If any financial institution is relying solely on traditional streams of revenue, they will likely eventually run into trouble. Overdraft fees on accounts, loans and credit cards have dropped 70% over the past decade further squeezing margins; Australia has some of the lowest merchant fees in the world; and as the Reserve Bank raises interest rates in an effort to combat rising inflation, subsequently, financial institutions may see a decrease in 2022 lending volumes.

Against this backdrop, it’s important for financial institutions to look for other revenue opportunities. Banks are highly focussed on their Digital strategies as a key customer experience differentiator. Easy to use digital experiences with faster turnaround times are significantly shifting market share amongst the major lenders. It’s a matter of digitise or be left behind. It’s not just end customers that are choosing but brokers are favouring banks with integrated digital solutions as well. Financial Institutions are introducing new digital products and services such as the ‘10 minute loan’ for those that qualify in an attempt to further grow revenue and brand themselves as digital first.

Financial Institutions have also reaped the revenue rewards of digitisation by creating greater capacity to serve at a time when new loan commitments rose 86% (since Jan 2020). In the lending space, those that integrated digital experiences were far more prepared to handle the volume, could respond with faster turnaround times and grew revenue and market share over their competitors. For lenders, the biggest challenge in document preparation is repetitive data entry. A digital application process, managed with a contract management tool, is an easy solution to that problem. These tools help financial institutions improve efficiency and lower cost for lending business.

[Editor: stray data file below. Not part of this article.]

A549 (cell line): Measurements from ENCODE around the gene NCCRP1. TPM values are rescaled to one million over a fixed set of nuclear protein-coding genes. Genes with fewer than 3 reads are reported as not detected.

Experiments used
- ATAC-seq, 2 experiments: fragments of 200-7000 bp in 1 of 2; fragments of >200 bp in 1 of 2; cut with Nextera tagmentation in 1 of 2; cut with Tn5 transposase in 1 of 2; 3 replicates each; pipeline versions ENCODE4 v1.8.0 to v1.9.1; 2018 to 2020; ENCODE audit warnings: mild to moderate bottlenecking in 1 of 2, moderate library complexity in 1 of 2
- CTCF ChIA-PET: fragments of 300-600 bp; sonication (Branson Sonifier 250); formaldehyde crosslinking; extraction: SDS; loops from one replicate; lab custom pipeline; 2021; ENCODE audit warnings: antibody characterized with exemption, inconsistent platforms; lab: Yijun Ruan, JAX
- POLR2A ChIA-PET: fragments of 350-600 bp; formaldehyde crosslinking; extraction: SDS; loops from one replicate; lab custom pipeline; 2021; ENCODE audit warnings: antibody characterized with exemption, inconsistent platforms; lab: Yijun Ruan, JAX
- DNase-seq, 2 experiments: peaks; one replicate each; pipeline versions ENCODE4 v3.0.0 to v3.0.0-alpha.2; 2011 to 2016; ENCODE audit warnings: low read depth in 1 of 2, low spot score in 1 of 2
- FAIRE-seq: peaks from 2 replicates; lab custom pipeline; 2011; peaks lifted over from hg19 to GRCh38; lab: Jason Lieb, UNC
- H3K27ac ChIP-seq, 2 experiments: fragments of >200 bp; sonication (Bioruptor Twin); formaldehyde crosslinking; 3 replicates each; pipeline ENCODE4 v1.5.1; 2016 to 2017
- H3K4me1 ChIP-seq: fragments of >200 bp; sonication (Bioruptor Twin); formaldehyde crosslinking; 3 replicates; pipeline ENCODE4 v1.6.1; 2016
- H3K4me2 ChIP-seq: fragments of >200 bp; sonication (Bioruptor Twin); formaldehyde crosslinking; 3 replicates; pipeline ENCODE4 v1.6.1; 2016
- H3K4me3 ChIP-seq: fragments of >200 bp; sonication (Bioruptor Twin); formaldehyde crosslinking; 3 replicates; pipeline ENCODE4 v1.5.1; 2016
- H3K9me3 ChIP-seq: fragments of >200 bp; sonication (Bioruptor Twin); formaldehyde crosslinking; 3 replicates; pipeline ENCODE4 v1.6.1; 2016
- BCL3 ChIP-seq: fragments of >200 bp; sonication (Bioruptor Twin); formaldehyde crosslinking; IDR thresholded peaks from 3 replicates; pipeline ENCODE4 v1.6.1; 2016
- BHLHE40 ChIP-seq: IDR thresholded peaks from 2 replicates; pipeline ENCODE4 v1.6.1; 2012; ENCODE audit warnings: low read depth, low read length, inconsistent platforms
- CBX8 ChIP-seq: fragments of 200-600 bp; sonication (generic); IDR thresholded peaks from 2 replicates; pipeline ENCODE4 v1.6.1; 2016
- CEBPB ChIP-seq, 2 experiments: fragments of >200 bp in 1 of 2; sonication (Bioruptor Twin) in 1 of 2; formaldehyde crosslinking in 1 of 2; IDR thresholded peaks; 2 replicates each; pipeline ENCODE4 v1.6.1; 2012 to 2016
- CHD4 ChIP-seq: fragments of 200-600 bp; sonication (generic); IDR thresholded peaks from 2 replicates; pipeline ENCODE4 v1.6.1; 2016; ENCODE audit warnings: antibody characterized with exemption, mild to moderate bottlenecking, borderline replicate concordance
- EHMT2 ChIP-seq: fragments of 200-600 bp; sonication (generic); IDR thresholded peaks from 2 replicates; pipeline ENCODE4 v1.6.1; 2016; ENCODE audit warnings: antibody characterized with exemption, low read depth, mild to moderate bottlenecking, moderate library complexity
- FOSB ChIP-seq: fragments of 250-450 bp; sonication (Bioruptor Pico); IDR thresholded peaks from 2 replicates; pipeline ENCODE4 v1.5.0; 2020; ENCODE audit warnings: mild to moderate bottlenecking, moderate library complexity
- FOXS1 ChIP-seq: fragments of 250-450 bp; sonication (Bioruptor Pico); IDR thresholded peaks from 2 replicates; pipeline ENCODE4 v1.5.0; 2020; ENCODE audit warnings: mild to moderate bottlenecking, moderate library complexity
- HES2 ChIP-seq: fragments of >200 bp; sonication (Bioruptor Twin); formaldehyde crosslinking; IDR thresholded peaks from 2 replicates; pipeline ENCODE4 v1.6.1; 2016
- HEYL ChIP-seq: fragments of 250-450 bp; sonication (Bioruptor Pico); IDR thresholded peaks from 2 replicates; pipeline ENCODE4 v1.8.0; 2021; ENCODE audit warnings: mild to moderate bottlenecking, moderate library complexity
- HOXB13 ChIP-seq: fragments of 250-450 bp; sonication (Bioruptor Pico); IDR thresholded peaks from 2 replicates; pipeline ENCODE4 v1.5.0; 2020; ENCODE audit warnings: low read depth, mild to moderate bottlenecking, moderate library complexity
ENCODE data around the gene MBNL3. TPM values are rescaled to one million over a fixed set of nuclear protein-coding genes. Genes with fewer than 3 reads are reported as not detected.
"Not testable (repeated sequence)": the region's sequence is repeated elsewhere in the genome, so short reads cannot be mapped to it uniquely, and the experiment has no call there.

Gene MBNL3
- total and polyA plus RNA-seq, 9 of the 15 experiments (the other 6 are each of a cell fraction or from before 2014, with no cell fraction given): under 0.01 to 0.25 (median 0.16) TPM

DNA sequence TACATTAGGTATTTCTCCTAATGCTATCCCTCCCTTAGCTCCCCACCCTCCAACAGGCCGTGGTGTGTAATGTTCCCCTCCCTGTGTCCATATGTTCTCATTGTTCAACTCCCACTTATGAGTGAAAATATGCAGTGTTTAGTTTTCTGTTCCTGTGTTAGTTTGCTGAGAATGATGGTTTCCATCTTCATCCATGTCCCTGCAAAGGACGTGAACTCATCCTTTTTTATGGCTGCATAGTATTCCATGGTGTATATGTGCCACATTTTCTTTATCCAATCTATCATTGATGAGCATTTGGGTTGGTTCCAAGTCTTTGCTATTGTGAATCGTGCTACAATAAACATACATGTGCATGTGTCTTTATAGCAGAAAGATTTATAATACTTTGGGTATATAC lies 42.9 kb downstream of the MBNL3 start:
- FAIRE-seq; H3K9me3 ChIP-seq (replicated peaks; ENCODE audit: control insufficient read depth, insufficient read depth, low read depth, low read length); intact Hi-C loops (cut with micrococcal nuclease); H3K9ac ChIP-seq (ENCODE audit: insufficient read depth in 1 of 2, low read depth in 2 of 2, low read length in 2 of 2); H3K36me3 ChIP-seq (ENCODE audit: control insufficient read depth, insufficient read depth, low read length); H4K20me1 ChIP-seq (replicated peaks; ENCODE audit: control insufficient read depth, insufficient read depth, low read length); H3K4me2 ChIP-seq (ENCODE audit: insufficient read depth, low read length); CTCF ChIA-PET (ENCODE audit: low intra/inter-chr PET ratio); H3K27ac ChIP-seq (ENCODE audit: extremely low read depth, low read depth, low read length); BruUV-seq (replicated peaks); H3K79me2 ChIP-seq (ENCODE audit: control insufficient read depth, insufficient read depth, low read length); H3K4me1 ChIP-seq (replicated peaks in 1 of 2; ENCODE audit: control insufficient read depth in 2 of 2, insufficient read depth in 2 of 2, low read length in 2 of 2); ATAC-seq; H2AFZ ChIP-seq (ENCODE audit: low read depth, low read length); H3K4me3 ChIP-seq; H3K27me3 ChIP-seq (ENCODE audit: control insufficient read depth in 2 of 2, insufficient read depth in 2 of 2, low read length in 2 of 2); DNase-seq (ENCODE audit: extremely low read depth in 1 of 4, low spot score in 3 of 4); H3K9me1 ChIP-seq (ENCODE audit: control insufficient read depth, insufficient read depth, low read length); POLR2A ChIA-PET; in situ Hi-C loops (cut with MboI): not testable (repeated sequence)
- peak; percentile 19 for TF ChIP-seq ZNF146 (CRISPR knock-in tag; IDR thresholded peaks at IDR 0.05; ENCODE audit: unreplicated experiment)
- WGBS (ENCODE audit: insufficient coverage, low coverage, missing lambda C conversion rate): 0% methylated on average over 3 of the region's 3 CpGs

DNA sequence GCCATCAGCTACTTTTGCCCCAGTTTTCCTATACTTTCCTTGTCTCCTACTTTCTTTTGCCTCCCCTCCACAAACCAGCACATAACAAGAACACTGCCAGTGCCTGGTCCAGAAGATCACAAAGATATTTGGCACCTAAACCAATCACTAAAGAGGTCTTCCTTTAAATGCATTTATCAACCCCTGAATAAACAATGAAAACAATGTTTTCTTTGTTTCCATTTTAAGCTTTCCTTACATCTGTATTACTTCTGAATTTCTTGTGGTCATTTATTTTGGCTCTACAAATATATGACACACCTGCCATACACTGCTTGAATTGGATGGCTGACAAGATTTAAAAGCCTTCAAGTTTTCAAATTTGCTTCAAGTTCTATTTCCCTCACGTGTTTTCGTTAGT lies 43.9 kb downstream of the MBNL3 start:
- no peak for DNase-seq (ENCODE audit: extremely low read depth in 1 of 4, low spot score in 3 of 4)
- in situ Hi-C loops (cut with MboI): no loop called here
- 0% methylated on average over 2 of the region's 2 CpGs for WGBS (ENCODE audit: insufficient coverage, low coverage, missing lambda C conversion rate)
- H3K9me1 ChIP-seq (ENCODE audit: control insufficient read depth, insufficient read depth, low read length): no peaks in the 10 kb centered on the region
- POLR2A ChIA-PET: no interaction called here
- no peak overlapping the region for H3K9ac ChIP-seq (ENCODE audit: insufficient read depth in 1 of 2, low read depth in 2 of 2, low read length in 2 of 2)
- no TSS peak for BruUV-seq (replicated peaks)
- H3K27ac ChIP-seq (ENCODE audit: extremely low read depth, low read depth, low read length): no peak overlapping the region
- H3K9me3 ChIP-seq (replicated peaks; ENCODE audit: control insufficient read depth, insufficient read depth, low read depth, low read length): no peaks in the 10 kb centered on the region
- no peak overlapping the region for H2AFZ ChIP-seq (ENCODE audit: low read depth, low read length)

With strong adoption of digital practices now commonplace for retail and business transactions, financial institutions are focussing on deepening automation. From a process perspective, a contract management solution can integrate contract data with core systems, reduce workflow bottlenecks, simplify signatures and improve analysis with concept-based intelligent search functionality. Digital transformation efforts have also moved towards more complex transactions where even greater benefits can be achieved throughout the contract lifecycle where negotiation and contract analytics are required. .

6. Increasing pressure to improve sustainability

There is more pressure than ever for financial institutions to go beyond superficial “greenwashing” efforts and demonstrate truly sustainable practices. There’s more information than ever for eco-conscious individuals to uncover information about resource consumption and simple lip service will no longer be convincing.

The push is coming from both customers, shareholders and employees. Research shows that 54% of Gen-Z and millennial consumers would consider switching their primary bank based on environmental, social and governance (ESG) factors. These can also be important considerations for prospective employees who are concerned with finding an employer with a mission that matches their personal values.

FInancial institutions need to incorporate sustainability into every part of their operations, starting with a reduction of energy and paper consumption. They can also explore products and services that contribute to broader sustainability efforts, such as green home improvement loans, sustainability linked incentives and ESG-focused investments.

Planning the blueprint for tomorrow’s financial services 

Financial institutions have a significant opportunity to future-proof their systems. These six trends illustrate the direction the industry is headed and proactive financial institutions will evolve to meet expectations. To keep up with all the industry changes and customer demands, they’ll need a more powerful set of business tools.

Security and trust are always at the forefront of financial service providers’ priorities.  Embracing a digital-first approach, sustainability initiatives and streamlined processes for both customer and employee experiences will allow them to stay relevant and competitive in this ever-changing market.

Jennifer Lauchlan - Industry Lead
Jennifer Lauchlan
Industry Lead - ANZ Financial Services